The deepening currency crisis is putting pressure on emerging markets amid growing fears of a banking crisis, with mixed views on the potential for contagion.

Asian share markets are slipping and the euro has hit one-year lows as a fresh fall in the Turkish lira fuels demand for safe havens, including the US dollar, Swiss franc and yen.

The currency has fallen more than 40 per cent this year on worries over Turkish President Tayyip Erdogan's increasing control over the economy and deteriorating relations with the US, who last week doubled tariffs on steel and aluminium imports.

"The decline is caused not only by a weak external position in terms of current account deficit and inadequate currency reserves, but also the challenging political environment, which exacerbates the vulnerabilities in the lira," says Kerry Craig, JP Morgan's global market strategist.

He suggests a mid-meeting rate hike and tightening of monetary policy may go some way to helping avert the lira’s decline.

Modest spillover potential

Andrew Kenningham, chief global economist at Capital Economics, believes the lira's plunge will "push the Turkish economy into recession and it may well trigger a banking crisis".

"This would be another blow for EMs as an asset class, but the wider economic spillovers should be fairly modest, even for the euro zone," he added.

Turkey Erdogan lira currency

There are differing views on EM and broader market effects of Turkey's currency crisis

JP Morgan's Craig also believes any potential flow-on effects to other emerging markets would be only short-term: "The drivers of the lira’s decline are very specific to Turkey – therefore it should not derail the positive fundamentals in other emerging markets over a longer-term".

He notes the rise in the US dollar is a greater risk to Asian emerging markets in particular – the US-dollar index is up almost 4.5 per cent this year. "However, we expect the US economy to slow as a result of supply constraints and monetary policy, leading to a depreciation in the greenback over the medium term," Craig says.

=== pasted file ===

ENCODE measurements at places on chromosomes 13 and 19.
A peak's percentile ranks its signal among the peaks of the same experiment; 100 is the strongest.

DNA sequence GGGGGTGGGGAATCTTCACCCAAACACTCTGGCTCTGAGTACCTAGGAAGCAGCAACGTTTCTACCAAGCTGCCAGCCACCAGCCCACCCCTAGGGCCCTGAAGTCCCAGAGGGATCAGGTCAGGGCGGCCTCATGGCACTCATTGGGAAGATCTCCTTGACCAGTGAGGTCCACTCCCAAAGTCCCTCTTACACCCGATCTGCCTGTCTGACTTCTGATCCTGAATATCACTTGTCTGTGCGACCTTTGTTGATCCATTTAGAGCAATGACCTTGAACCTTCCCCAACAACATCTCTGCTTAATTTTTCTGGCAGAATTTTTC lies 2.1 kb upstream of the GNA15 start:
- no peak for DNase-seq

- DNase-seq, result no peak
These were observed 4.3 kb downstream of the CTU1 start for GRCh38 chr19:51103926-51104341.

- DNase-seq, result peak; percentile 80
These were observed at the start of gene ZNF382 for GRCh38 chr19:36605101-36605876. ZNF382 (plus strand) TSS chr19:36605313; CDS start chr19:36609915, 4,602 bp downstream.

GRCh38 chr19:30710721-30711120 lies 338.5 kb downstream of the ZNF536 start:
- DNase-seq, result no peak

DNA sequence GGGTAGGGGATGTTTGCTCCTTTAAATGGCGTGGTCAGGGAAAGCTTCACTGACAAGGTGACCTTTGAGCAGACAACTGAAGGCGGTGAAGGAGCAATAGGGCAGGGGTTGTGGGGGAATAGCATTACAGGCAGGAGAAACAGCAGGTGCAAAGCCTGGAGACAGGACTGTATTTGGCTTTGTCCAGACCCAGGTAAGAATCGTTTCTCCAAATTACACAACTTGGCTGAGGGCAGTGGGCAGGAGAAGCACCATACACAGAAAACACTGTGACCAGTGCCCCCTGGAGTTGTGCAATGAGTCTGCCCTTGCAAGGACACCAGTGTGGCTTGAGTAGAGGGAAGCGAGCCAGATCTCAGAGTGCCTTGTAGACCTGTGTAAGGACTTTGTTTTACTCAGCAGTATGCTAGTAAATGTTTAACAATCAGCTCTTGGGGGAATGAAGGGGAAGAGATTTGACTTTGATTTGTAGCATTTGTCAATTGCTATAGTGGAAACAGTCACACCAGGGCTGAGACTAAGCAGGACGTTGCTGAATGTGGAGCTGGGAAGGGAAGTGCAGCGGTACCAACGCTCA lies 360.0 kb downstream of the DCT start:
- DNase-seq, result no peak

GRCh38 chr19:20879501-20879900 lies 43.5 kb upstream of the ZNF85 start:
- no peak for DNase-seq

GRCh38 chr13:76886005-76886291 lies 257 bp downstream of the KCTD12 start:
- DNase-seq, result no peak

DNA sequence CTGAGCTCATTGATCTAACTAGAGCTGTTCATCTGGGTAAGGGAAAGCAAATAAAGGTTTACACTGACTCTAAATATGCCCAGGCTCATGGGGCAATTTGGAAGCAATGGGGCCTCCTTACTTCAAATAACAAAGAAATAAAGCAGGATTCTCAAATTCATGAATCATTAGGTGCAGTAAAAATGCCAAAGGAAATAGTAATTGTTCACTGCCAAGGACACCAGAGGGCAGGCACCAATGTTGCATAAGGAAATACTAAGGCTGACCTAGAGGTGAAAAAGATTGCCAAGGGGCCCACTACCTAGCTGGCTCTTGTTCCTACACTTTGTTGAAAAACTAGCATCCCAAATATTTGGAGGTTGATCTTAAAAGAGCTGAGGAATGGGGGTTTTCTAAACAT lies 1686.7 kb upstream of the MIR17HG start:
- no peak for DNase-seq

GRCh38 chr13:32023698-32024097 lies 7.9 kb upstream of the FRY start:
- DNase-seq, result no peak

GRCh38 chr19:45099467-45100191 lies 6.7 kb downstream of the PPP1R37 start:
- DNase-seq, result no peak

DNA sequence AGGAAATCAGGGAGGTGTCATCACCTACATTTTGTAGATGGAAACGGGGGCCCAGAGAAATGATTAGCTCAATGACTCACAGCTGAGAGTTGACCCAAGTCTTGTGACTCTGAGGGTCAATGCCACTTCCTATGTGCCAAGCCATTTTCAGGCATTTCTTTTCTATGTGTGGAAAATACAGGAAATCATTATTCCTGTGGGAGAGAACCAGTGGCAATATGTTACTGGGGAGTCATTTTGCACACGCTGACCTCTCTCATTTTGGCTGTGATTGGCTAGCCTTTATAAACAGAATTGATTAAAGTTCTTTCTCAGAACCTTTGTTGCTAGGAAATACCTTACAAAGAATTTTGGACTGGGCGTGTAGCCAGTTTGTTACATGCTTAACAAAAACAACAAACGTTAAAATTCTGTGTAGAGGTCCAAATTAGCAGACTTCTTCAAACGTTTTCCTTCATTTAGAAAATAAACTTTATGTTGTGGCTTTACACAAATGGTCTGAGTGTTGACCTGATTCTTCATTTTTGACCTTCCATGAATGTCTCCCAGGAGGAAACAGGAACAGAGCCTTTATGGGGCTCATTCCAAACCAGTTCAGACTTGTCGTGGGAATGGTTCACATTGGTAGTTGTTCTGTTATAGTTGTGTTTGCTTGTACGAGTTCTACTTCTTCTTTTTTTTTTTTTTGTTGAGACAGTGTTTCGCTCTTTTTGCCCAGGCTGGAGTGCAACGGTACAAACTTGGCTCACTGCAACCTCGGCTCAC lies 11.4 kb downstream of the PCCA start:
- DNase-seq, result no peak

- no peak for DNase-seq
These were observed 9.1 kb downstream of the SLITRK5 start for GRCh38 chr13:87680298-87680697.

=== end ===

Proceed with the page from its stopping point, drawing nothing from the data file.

Japan's Nikkei lost 0.95 per cent and MSCI's broadest index of Asia-Pacific shares outside Japan eased 0.3 per cent as bourses across the region turned red on Monday.

EMini futures for the S&P 500 were off 0.15 per cent, while Treasury yields dipped further.
Much of the early action was in currencies with the euro gapping lower as the Turkish lira took another slide to all-time lows around 7.2400 at one stage.

It was last at 6.8450, having found just a sliver of support when Turkish Finance Minister Berat Albayrak said the country had drafted an action plan to ease investor concerns and the banking watchdog said it limited swap transactions.

Kenningham notes Turkey's annual gross domestic product of around $900 billion was just 1 per cent of the global economy and slightly smaller than the Netherlands.

"Nonetheless, Turkey's troubles are a further headwind for the euro and are not good news for EM assets either."

How other currencies are faring

Indeed, the single currency sank to a one-year trough against the Swiss franc in early trade around 1.1300 francs, while hitting a 10-week low on the yen around 125.45 .

Against the US dollar, the euro touched its lowest since July 2017 at $US1.13715. It was last at $US1.1392 and still a long way from last week's top at $US1.1628. The US dollar eased against the safe haven yen to 110.65, but was a shade firmer against a basket of currencies at 96.388.

The Argentine peso and South African rand were also caught in the crossfire.

"Contagion risks centre on Spanish, Italian and French banks exposed to Turkish foreign currency debt, as well as Argentina and South Africa," warned analysts at ANZ.

"Turkey's massive pile of corporate debt denominated in foreign currencies, but a rapidly sliding currency - and inflation that's threatening to go exponential - is a toxic combination."

In commodity markets, gold had found little in the way of safety flows and was last stuck at $US1211.80 an ounce.

Oil prices edged higher with Brent up 5 US cents at $US72.86 a barrel, while US crude added 15 US cents to $US67.78.


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Glenn Freeman is senior editor, Morningstar Australia.

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